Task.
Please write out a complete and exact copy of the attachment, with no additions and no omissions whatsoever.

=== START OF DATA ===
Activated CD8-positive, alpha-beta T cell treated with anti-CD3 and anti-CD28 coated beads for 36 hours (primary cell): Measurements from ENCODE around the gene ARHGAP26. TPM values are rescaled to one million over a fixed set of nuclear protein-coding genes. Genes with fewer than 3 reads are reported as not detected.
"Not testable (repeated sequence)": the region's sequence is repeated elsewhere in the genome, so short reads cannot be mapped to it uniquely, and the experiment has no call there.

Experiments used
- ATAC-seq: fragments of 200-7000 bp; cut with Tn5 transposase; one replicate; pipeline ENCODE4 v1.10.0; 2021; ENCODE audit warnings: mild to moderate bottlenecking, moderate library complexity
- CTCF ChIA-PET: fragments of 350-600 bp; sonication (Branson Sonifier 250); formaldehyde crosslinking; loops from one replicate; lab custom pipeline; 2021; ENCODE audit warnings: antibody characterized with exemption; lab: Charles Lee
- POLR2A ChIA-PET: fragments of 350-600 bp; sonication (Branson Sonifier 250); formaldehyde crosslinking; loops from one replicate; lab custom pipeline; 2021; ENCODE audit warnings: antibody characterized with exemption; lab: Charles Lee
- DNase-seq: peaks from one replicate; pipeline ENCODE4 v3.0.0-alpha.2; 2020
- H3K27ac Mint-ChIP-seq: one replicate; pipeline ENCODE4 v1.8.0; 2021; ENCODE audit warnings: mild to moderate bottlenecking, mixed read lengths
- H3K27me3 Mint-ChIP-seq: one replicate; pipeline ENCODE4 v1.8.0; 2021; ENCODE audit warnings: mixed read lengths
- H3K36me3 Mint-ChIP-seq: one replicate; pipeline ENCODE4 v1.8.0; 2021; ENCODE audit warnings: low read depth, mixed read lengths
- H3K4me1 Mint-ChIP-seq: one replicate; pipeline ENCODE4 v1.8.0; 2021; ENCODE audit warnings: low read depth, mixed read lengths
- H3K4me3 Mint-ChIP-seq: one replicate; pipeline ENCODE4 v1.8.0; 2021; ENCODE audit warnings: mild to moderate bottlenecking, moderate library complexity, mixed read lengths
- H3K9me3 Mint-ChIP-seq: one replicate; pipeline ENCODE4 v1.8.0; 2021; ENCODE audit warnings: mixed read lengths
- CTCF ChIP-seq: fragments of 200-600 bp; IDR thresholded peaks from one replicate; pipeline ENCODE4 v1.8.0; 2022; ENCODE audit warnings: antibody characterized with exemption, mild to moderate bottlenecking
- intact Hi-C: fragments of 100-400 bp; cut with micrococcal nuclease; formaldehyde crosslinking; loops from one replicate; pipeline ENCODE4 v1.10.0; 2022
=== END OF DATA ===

Activated CD8-positive, alpha-beta T cell treated with anti-CD3 and anti-CD28 coated beads for 36 hours (primary cell): Measurements from ENCODE around the gene ARHGAP26. TPM values are rescaled to one million over a fixed set of nuclear protein-coding genes. Genes with fewer than 3 reads are reported as not detected.
"Not testable (repeated sequence)": the region's sequence is repeated elsewhere in the genome, so short reads cannot be mapped to it uniquely, and the experiment has no call there.

Experiments used
- ATAC-seq: fragments of 200-7000 bp; cut with Tn5 transposase; one replicate; pipeline ENCODE4 v1.10.0; 2021; ENCODE audit warnings: mild to moderate bottlenecking, moderate library complexity
- CTCF ChIA-PET: fragments of 350-600 bp; sonication (Branson Sonifier 250); formaldehyde crosslinking; loops from one replicate; lab custom pipeline; 2021; ENCODE audit warnings: antibody characterized with exemption; lab: Charles Lee
- POLR2A ChIA-PET: fragments of 350-600 bp; sonication (Branson Sonifier 250); formaldehyde crosslinking; loops from one replicate; lab custom pipeline; 2021; ENCODE audit warnings: antibody characterized with exemption; lab: Charles Lee
- DNase-seq: peaks from one replicate; pipeline ENCODE4 v3.0.0-alpha.2; 2020
- H3K27ac Mint-ChIP-seq: one replicate; pipeline ENCODE4 v1.8.0; 2021; ENCODE audit warnings: mild to moderate bottlenecking, mixed read lengths
- H3K27me3 Mint-ChIP-seq: one replicate; pipeline ENCODE4 v1.8.0; 2021; ENCODE audit warnings: mixed read lengths
- H3K36me3 Mint-ChIP-seq: one replicate; pipeline ENCODE4 v1.8.0; 2021; ENCODE audit warnings: low read depth, mixed read lengths
- H3K4me1 Mint-ChIP-seq: one replicate; pipeline ENCODE4 v1.8.0; 2021; ENCODE audit warnings: low read depth, mixed read lengths
- H3K4me3 Mint-ChIP-seq: one replicate; pipeline ENCODE4 v1.8.0; 2021; ENCODE audit warnings: mild to moderate bottlenecking, moderate library complexity, mixed read lengths
- H3K9me3 Mint-ChIP-seq: one replicate; pipeline ENCODE4 v1.8.0; 2021; ENCODE audit warnings: mixed read lengths
- CTCF ChIP-seq: fragments of 200-600 bp; IDR thresholded peaks from one replicate; pipeline ENCODE4 v1.8.0; 2022; ENCODE audit warnings: antibody characterized with exemption, mild to moderate bottlenecking
- intact Hi-C: fragments of 100-400 bp; cut with micrococcal nuclease; formaldehyde crosslinking; loops from one replicate; pipeline ENCODE4 v1.10.0; 2022